In 2017, both Kassel and Athens will host the prestigious art Show, documenta 14. A kick-off in Greece has already caused a stir by featuring art in a politically controversial venue and touching on sexual identity.
The next edition of the documenta art exhibition takes place in Kassel as usual - but for the first time in the art show's history, there will be an additional program in Athens in 2017, too.
Ahead of the major international event next year, this week the "Parliament of Bodies" public program launched at the first documenta 14 art exhibition venue in the Greek capital with a 10-day line-up entitled "34 exercises of freedom."
The venue alone has sparked controversy. Many Greeks find it quite offensive, since the Athens Municipality Arts Center served as the headquarters of the military police during the dictatorship years from 1967 to 1974.
Architectural art reorganizes the space
For "Parliament of Bodies," architect Andreas Angelidakis set up 68 massive blocks made of a light-weight plastic material that visitors are free to assemble and re-arrange as they wish, "creating multiple and transient architectures."
People are "invited to actively construct this political theater every day, interrogating location, hierarchy, visibility, scale," according to documenta 14.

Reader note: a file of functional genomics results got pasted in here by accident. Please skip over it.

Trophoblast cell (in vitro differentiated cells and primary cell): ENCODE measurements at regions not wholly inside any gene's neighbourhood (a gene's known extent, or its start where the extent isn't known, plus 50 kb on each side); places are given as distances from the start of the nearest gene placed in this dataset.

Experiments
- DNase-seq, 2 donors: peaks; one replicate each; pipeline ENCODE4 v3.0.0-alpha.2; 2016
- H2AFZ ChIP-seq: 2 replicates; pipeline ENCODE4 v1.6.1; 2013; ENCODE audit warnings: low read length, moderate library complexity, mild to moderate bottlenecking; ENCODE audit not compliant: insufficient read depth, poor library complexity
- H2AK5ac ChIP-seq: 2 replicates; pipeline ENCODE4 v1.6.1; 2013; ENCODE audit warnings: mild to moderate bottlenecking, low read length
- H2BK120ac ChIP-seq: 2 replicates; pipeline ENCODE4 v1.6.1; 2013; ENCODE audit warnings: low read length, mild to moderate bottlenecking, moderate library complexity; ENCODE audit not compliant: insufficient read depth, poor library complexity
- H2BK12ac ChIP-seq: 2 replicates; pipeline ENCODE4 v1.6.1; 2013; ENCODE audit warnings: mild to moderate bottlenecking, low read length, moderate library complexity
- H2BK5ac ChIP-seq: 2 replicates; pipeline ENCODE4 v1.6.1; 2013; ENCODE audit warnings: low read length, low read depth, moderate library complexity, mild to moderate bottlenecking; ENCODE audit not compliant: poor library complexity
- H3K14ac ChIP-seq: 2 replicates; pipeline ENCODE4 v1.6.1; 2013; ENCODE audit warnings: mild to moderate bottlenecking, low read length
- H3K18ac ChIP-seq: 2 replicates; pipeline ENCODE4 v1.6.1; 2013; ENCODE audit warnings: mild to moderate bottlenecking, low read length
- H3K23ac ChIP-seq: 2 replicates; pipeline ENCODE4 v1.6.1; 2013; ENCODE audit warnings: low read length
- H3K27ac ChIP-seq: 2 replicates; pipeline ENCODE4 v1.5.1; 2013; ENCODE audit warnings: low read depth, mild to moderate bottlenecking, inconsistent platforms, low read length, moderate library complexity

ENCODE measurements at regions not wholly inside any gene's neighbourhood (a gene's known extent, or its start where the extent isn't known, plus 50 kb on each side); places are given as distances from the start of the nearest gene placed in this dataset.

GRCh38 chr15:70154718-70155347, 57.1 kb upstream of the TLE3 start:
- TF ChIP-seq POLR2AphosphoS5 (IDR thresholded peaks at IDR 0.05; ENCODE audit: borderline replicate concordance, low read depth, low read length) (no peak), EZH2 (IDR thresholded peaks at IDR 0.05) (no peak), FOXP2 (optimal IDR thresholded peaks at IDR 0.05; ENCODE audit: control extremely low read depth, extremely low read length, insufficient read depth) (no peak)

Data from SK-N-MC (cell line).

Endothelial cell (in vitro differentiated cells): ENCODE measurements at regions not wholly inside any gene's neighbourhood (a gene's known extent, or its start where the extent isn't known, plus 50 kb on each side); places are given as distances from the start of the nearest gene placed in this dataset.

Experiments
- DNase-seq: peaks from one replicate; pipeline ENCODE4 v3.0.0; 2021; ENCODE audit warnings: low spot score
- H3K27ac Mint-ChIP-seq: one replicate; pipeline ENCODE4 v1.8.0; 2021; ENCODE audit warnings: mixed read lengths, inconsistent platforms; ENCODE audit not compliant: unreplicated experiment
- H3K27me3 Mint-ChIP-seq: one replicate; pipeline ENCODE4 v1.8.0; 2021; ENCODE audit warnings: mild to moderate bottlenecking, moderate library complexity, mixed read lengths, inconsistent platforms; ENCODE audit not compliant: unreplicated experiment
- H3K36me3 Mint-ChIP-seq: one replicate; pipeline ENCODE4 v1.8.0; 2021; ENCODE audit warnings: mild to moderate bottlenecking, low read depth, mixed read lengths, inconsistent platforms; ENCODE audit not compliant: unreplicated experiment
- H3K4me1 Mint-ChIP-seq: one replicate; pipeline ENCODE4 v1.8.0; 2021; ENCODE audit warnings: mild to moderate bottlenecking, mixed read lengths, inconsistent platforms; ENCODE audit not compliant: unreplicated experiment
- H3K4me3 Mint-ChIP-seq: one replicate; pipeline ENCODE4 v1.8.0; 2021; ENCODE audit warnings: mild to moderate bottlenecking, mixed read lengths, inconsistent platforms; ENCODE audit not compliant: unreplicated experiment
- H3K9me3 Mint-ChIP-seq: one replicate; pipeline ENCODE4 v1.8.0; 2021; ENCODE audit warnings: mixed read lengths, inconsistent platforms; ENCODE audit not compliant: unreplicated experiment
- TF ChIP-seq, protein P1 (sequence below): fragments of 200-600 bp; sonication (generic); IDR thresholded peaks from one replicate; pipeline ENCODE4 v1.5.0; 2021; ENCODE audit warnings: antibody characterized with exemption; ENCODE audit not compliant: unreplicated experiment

The organizers invited 45 participants to "exercise freedom" within the building, and enter into a dialogue with the public.
Gay, transsexual issues at the fore
"Progressively during this 10-day dialogue," documenta 14 has said they plan to introduce "contemporary languages of resistance" from the Kurdish revolution to the queer, transgender, sex-workers, and migrant voices in Turkey, Greece, Mexico, or Brazil, from contemporary indigenous fights for restitution to new political and artistic practices.
The documenta team, which expects the outcome to be a "different political and poetic map of Europe than the one designed by the European Union," admits that reaction to the concept has been strong.
"Documenta 14 is based on militant ideas, unbearably restrictive and obsessively one-sided,'" Greece's "Kathimerini" newspaper says.
Previously, some critics compared adding Athens to the program as a move to poverty tourism.
Greece split over documenta in Athens
In an interview in October 2105 with the online "Spike" art magazine, Greek Finance Minister Yanis Varoufakis voiced his displeasure with the "idea that part of documenta will take place in Athens - it is like crisis tourism."
Varoufakis called it a "gimmick" to exploit the tragedy in Greece - like "rich Americans taking a tour in a poor African country."
But Athens Mayor Giorgios Kaminis welcomes the art show as "a gift to the Greek capital" that will turn Athens into a contemporary cultural destination.